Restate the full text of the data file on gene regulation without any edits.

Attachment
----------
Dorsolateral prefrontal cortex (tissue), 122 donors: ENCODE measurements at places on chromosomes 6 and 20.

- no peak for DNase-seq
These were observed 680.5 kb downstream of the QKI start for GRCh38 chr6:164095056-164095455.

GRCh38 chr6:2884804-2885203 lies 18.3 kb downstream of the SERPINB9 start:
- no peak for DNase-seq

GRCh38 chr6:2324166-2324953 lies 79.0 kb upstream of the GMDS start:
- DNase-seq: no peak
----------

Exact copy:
Dorsolateral prefrontal cortex (tissue), 122 donors: ENCODE measurements at places on chromosomes 6 and 20.

- no peak for DNase-seq
These were observed 680.5 kb downstream of the QKI start for GRCh38 chr6:164095056-164095455.

GRCh38 chr6:2884804-2885203 lies 18.3 kb downstream of the SERPINB9 start:
- no peak for DNase-seq

GRCh38 chr6:2324166-2324953 lies 79.0 kb upstream of the GMDS start:
- DNase-seq: no peak